Episode #480

- Brian told Sarah that he and Diane slept together. Sarah made him realize that trying to romance Diane was the worst course of action.
- Jason and Courtney told their families about her pregnancy. Paula in particular voiced concerns over whether they are ready to be parents.
- Lauren informed her family that she scheduled a biopsy for the lump in her breast.


The Pacific Northwest rain falls steadily but lazily, from the sky, as if fulfilling an obligation about which it is not very excited. Brian Hamilton dashes from his car to Diane Bishop’s front door, not bothering with an umbrella. The constant downpour is such a part of life here that it is easy to go without noticing it, and besides, Brian is focused hard on his goal.

As he waits for Diane to answer the door, Sarah Gray’s words replay themselves in his head: “Nice? Diane? Does that sound like a combination that makes any sense at all?”

When she does answer, dressed casually in jeans and a sweater, Brian mutters a faint greeting and hands her the plastic bag of folders and pages that he brought with him.

“Thanks,” Diane says. “I couldn’t face going into the office today.”

“This should be everything you need,” he says, already turning away and ready to go.

“I can’t deal with talking about this Ryan Moriani thing until I have something concrete to tell people. The questions are getting really irritating.”

“I bet.”

She focuses harder on him. “What’s going on with you?”

“Oh, nothing. I’m fine,” he says casually.

“You seem weird.”

“I’m fine. The rain’s gross. I need to get to the office.”

He can tell that it is working. His disinterest, his lack of eagerness to be around her--it’s working like a charm. He should have realized this earlier. If there is one thing that might drive Diane Bishop insane, it’s not being the center of attention.

“You wanna come in? Have a cup of coffee or something,” she says.

“I don’t know…”

“Shut up. Come in.” She grabs his wrist and pulls him inside.

Brian stands by the counter while Diane pours him a cup of coffee and refills her own. She takes a seat at the dining room table, where her laptop and a slew of work-related papers are spread out.

“You would not believe how sanctimonious Ryan was about turning me down,” she says. “Like that family is ever going to want anything to do with him again. Who does he think he is, acting like he’s superior to me?”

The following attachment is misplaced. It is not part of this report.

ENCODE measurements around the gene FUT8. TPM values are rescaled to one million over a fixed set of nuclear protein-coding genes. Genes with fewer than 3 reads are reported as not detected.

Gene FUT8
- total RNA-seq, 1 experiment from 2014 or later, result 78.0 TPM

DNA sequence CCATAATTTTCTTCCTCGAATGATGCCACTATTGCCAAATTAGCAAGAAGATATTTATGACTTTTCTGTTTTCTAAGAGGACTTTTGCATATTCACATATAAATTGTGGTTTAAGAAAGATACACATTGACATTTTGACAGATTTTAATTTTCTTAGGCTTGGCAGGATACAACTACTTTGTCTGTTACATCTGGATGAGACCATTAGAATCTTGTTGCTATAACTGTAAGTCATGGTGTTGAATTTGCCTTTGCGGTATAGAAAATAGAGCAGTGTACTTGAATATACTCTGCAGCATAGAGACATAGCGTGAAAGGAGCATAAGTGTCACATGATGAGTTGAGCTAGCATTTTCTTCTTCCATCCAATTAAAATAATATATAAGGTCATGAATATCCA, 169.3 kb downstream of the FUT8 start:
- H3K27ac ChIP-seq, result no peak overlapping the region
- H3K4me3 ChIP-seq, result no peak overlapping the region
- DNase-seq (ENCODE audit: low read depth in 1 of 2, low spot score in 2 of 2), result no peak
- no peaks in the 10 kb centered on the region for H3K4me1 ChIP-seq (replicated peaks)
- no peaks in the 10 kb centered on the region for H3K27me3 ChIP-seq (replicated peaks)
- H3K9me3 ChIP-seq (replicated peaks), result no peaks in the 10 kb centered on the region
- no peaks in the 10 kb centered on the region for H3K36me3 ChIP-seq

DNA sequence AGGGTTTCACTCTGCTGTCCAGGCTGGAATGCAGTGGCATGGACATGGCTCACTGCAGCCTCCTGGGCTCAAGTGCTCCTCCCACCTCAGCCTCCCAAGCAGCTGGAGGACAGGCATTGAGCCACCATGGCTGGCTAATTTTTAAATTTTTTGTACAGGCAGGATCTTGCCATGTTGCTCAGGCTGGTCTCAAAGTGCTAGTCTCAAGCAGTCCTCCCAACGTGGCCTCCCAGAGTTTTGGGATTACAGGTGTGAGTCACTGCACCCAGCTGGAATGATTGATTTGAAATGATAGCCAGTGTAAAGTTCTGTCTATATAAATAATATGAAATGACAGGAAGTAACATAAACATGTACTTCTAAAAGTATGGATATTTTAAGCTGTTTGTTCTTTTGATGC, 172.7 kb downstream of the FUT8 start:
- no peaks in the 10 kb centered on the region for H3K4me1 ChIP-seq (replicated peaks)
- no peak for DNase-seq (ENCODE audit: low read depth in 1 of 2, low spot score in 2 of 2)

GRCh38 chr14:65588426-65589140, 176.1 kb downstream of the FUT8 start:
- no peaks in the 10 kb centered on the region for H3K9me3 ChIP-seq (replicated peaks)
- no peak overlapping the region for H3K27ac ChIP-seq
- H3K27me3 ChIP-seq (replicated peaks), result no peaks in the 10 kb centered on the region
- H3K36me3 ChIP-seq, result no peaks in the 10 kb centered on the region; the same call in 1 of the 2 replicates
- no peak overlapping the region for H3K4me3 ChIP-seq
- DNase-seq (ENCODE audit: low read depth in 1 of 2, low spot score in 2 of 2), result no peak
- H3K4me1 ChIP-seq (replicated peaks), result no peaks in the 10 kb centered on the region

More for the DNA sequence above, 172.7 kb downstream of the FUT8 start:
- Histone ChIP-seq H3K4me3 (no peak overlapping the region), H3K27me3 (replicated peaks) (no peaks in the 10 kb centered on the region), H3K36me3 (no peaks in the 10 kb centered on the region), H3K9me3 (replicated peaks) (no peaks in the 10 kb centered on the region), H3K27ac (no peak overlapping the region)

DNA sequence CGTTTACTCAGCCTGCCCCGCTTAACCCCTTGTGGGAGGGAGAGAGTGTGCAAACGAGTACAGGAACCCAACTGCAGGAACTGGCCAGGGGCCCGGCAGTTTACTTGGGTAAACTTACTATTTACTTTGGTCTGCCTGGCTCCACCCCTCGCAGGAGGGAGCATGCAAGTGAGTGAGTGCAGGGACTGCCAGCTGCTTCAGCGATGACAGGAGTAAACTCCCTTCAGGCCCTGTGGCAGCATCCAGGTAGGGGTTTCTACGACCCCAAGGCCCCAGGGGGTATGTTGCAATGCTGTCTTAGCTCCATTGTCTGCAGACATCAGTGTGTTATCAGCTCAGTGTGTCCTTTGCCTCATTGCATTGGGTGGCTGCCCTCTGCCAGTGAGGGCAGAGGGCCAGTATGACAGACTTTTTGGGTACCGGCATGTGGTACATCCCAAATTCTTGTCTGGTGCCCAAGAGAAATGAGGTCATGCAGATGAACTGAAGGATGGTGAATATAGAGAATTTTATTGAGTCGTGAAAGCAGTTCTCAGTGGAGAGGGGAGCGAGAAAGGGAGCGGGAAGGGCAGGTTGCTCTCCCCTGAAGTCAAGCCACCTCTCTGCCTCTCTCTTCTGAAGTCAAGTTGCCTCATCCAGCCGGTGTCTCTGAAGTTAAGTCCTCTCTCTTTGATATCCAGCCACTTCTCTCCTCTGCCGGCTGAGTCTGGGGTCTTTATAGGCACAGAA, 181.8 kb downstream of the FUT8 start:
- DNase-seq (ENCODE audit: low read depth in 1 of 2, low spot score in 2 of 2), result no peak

Now Brian pulls out the big gun, the thing that he is sure will set her off: “The guy’s trying to get his life back on track and you’re offering him money to tell the whole story is as much sordid detail as possible? Not really sure you’re on the moral high ground there.”

“Don’t be ridiculous.” She dismisses him with a wave of her hand but continues watching him, and when his expression does not change, she persists. “You’re serious?”

Brian shrugs. Play it cool.

And then Diane is out of her seat, and her hand grabs at the front of his shirt. “Okay, there is something we need to do right now.”

He can barely conceal his excitement. It’s working!


With her family behind her, Lauren Brooks crosses the hospital’s lobby and moves toward the elevator bay. She leads the way, wanting more than anything to get this over with. She could try to avoid it, but this biopsy has to happen; the sooner it is done, the sooner she will have some idea of how her future will look.

As they wait for an elevator, she looks at her mother, father, and Trevor, and she is grateful all over again to have them here with her. She has had to expend so much energy at work pretending that everything is fine. She plans to use a few of her sick days and hopes that no one at Willis will be the wiser.

“Just need to get this over and done with,” Roz says, running a hand over Lauren’s hair. “Then you can put all this ugliness behind you.”

Lauren nods. She wants to believe that will be the case.

“Your mom and I are planning on sticking around for as long as necessary,” Patrick adds. “I know we’ve been gone a lot lately, but if you need us, we’ll be here.”

“Thanks.” Lauren forces herself to shut her mouth. Now is not the time for an outburst. What she wants to tell them is that this is exactly what she doesn’t want--everyone turning their lives upside-down, regarding her as “the sick one.” They don’t even know yet that anything is actually wrong, but her parents’ attempts to reassure her that everything will be okay, but just in case, they’ll be here, are giving her whiplash.

Trevor opts for silence and instead places a comforting hand on Lauren’s shoulder. She is thankful that he does not try to offer some guarantee that things will be fine, even though none of them have any way of knowing that.